For entering articles from varying sources into publishing programs, editors must either manually delete endings line by line, or use something like ClipCache which includes handy scripts to do that and other common edit functions. CC saves me hours. (www.imcool.com and www.goHTSN.com)

Your comments are invited
You're at your best when you're talking about something within your own field of experience. I'm less enthusiastic when you wallow in your ideological rants-- they're less instructive.

So I'd like to hear more. How precisely do you think Malaysia's capital controls have hurt their expansion? Is it just that they keep foreign investors away?

If so, maybe that's not so bad. As I recall it was the rapid slosh of foreign money in and out of the system that caused Malaysia so much pain in the late 90s.

Second question: you mention their "massive racist economic policies". Do you mean the way they've crowded out the Chinese, to give the local Malays a chance to enter the capitalist system? That's the way we heard it way over here, on the other side of the world.

comments
My 'rants' are empirical, evidence based rather than ideological. RE Malaysia, here's one little article about another scandal they had:
http://www.businesstimes.com.sg/sub/news/story/0,4574,245340-1187380740,00.html? But in general, especially before when 'mega-mouth' Matahir was in power before, they used to manipulate the economy for political reasons, rather than economic. For example, after the 98 crisis, they froze accounts foreigners held there. I also had some shares and couldn't sell them. They also change their minds a lot re taxation. Some years ago they encouraged singaporeans to buy houses in malaysia, then after a lot of them did, they went and imposed a special tax to punish them for it. So if they want to get more FDI in they have to work harder, spend more money for publicise, etc. So many commentators give examples of how those previous distortions still hurt them; I don't have all that here. Also their national airline is no good, and their national car company Proton, which they've been trying to sell and nobody wants. RE racism. After the brits handed over the country, there was a kind of deal, the ethnic malays would run the government, and the chinese would run the economy. So they then had the new econ policy, which gave favoritism in every way to the malays, grants, loans, places at college, etc. For example, if the government wants to build some project, they give the contract to a malay, but since those guys don't like to work too much, and are not too good at anything, they then subcontract to a real chinese company to do the actual work. So it makes the malays have an entitlement mentality of what economists call 'rent seeking'. Lately, there have been some improvments, esp. since matahir left. But people still don't trust the place too much.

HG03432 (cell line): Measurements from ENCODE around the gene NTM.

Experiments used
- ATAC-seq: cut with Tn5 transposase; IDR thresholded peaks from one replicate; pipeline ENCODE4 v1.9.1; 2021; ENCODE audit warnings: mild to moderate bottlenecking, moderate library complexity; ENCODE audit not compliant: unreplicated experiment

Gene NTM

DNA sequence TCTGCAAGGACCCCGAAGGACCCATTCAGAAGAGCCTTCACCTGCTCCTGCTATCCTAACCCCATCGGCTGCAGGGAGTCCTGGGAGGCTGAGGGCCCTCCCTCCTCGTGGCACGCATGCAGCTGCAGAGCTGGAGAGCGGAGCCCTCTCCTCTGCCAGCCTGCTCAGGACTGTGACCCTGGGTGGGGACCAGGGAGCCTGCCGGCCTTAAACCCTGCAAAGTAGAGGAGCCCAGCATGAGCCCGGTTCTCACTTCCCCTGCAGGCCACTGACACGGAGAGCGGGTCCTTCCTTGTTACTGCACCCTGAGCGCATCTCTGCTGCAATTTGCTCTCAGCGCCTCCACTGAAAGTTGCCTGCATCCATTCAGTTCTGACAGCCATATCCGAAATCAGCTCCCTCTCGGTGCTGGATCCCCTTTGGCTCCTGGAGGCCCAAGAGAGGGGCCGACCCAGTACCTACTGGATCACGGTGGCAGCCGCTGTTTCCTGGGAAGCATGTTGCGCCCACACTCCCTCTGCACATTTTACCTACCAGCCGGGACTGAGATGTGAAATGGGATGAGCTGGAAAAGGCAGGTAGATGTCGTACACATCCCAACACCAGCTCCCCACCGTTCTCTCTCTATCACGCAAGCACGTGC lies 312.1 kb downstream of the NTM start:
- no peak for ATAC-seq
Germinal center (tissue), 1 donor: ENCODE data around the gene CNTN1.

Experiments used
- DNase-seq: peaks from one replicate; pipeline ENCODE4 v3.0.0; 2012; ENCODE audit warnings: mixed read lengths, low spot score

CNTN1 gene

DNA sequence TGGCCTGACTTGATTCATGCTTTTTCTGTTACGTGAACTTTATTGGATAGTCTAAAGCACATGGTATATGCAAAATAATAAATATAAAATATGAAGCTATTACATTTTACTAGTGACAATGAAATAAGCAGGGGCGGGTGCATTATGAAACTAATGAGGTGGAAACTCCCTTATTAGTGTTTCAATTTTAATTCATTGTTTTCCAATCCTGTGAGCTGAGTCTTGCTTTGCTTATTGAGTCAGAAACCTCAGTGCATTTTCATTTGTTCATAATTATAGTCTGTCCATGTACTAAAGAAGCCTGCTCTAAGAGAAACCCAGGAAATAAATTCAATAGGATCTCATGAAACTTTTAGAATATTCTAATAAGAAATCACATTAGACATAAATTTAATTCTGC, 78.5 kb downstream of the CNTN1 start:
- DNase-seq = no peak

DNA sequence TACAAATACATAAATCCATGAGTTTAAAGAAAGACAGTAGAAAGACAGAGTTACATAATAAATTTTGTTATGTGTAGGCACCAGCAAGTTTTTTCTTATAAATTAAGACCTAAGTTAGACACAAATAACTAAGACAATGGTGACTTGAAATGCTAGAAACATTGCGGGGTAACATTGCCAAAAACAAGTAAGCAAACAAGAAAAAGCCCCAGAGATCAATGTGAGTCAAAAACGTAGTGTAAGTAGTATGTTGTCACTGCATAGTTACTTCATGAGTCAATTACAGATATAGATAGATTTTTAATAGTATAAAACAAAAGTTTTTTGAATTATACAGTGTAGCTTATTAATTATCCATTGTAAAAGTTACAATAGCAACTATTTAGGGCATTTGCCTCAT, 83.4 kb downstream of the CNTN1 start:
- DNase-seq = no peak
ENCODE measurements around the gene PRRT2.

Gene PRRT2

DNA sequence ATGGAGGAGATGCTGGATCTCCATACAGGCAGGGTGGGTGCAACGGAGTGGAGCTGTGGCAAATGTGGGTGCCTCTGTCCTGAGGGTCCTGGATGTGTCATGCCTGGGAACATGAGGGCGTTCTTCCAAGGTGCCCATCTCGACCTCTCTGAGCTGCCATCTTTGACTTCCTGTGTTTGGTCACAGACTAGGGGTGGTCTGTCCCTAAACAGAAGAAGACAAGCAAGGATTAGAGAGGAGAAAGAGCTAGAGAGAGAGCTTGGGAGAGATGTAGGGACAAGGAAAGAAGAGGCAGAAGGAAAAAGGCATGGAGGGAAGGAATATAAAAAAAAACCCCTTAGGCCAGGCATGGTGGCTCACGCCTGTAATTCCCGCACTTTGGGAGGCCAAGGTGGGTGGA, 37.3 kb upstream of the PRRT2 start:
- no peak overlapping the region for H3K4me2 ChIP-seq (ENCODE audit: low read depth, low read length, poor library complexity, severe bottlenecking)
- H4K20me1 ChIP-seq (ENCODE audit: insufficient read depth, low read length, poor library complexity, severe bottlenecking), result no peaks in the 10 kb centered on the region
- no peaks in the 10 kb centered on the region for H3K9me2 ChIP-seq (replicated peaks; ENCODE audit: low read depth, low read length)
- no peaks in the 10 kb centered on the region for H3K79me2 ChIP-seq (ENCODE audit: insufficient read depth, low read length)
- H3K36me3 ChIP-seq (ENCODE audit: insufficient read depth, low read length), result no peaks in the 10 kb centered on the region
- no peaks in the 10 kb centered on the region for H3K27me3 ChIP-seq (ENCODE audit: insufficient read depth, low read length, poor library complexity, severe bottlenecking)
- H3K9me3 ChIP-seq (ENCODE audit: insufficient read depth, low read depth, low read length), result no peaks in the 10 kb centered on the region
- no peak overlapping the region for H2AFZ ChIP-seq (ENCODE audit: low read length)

Excellent!!
Then let's do these same things here, in the U.S. GW Bush's vision could be realized by abolishing the Fed, giving him complete control over the treasury and he could enjoy stolen elections over and over. Hey, it's democracy right?

Agreed. You are right-on "acougar".
Bush diplomaticlly, avoided war with China (U.S. spy plane collision), pulled us out of recession with remarkably effective tax cuts (thank you George!) - giving us the best economy in memory, won two wars, re-invigorated American Pride, and shared power with the sniggering opposition party. There is no other living U.S. politician who has accomplished this. If anyone deserves no term limits, it is George W. Bush.

Minority contractor protection
Thanks for the response.

How long were your accounts frozen? Is your money still tied up there?

Isn't it the case that when there's a run on the bank they need to close it down for a bit so the panic can wind down, and people can reclaim their money in an orderly manner? If they don't, the fastest people to the door get paid off in full, and everyone else loses everything. Then the bank fails.